AT From United States of America, joined Jul 2000, 901 posts, RR: 0 Posted (11 years 4 weeks 1 day 15 hours ago) and read 911 times:
With all the post 9-11 cutbacks, one of the things that seems to be disappearing is printed inflight menus (at least in Economy Class). Both Virgin and British have eliminated them, and from what I've heard so has American.
I have a solution: why don't airlines consider instead displaying the menus on the inflight entertainment system? It could be played after the safety demo, or could be included in the channels that show the flight maps or the Airline info.
While it is still not the same as having a real printed menu which you can take with you, there are some advantages:
1) cheap (no printing/paper costs)
2) not labor intensive. Does not require any additional systems beyond those already present on aircraft
3) possibilities for future interactive component: choose your dish electronically from your seat, see menu in any language you like, see picture of food, read about the food you are eating, etc etc.
Pilottim747 From United States of America, joined Jul 2001, 1607 posts, RR: 5 Reply 2, posted (11 years 4 weeks 1 day 14 hours ago) and read 879 times:
Good idea I think. The only intl. flight I've gotten a menu on (after 9/11) was Cathay Pacific. But I would feel just as good with an "e-menu". Airlines have already started puting arrival/departure info. on the airshow screen, why not the inflight meals.
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SWALUVFA From United States of America, joined May 2002, 277 posts, RR: 6 Reply 3, posted (11 years 4 weeks 1 day 14 hours ago) and read 856 times:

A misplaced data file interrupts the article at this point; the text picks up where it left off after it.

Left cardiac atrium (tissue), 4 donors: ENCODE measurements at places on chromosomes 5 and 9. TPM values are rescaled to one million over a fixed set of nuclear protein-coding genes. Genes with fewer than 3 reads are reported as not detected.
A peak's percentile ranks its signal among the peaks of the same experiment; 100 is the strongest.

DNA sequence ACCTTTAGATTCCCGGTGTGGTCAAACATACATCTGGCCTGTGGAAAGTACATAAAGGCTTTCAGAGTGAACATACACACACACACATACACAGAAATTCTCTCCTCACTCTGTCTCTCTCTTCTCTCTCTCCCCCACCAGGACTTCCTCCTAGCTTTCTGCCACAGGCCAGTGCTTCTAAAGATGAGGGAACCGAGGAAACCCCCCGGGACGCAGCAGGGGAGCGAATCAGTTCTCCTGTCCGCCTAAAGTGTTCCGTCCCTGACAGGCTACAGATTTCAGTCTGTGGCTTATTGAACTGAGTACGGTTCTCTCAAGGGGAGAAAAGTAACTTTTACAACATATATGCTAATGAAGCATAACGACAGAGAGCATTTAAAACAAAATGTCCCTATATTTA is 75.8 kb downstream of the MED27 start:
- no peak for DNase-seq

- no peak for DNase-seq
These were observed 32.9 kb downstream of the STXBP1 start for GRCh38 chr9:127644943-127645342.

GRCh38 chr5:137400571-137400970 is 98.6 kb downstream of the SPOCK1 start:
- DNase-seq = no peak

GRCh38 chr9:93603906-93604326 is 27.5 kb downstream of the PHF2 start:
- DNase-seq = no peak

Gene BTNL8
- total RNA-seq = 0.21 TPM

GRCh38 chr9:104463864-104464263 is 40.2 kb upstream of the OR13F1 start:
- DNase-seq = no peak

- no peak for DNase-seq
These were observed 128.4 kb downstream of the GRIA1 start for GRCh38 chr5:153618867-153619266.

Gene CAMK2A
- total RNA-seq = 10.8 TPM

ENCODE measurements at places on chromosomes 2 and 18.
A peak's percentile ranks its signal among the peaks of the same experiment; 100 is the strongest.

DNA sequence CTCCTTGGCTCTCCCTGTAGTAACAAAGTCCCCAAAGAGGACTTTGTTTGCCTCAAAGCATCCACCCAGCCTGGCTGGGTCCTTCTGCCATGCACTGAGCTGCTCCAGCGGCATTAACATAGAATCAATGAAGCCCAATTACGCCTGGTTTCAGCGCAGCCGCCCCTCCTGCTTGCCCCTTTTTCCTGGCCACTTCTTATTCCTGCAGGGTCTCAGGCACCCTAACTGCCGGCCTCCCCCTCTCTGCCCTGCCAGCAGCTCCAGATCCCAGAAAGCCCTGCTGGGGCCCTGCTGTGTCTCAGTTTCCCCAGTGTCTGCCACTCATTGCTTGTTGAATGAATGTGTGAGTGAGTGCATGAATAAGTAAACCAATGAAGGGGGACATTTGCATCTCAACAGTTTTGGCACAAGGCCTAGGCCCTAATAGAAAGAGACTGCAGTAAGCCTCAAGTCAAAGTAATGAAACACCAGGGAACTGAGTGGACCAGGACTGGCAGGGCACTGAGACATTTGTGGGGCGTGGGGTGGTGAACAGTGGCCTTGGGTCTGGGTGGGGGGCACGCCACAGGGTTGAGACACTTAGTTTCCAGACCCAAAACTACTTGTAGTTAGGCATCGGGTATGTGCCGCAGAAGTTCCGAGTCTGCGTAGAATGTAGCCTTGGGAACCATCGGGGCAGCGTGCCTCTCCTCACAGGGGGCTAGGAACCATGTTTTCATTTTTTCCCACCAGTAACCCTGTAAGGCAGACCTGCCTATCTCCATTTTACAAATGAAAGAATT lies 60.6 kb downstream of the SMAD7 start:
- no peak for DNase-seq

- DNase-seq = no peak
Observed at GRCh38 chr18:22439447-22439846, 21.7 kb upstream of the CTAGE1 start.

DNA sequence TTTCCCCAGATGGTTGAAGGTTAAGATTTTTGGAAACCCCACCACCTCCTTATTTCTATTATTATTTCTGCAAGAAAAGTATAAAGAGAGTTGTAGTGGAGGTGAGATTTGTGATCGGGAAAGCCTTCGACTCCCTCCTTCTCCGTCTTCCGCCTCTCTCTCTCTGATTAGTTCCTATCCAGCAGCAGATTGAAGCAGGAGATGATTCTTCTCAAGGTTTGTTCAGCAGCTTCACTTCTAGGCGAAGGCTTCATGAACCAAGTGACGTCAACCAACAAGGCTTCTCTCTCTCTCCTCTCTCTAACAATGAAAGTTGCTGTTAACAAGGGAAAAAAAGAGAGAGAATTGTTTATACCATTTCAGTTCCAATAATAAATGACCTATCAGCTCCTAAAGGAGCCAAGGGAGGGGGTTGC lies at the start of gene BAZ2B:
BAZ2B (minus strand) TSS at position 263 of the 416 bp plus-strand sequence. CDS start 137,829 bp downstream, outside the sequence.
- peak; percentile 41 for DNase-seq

Somtimes the meal choices/ menus change at the last mintue due to catering, and so to have a preset video menu might not work because of last minute catering changes. But it is a cleaver idea nonetheless!
AT From United States of America, joined Jul 2000, 901 posts, RR: 0 Reply 4, posted (11 years 4 weeks 1 day 13 hours ago) and read 800 times:
That is true, but in the case of last minute menu changes, it would still be easier to change an electronic menu than a paper one. On aircraft that display gate information electronically, for example, when there are last minute Gate changes, that information is reflected. I'm sure that the menu can be simiarly be changed either from a central facility, or by the crew on board the actual aircraft. A paper menu once printed is printed. ...
And besides, menus don't change that frequently, so that issue would be an anomoly. Most airlines have the same menu on a given route for months on end.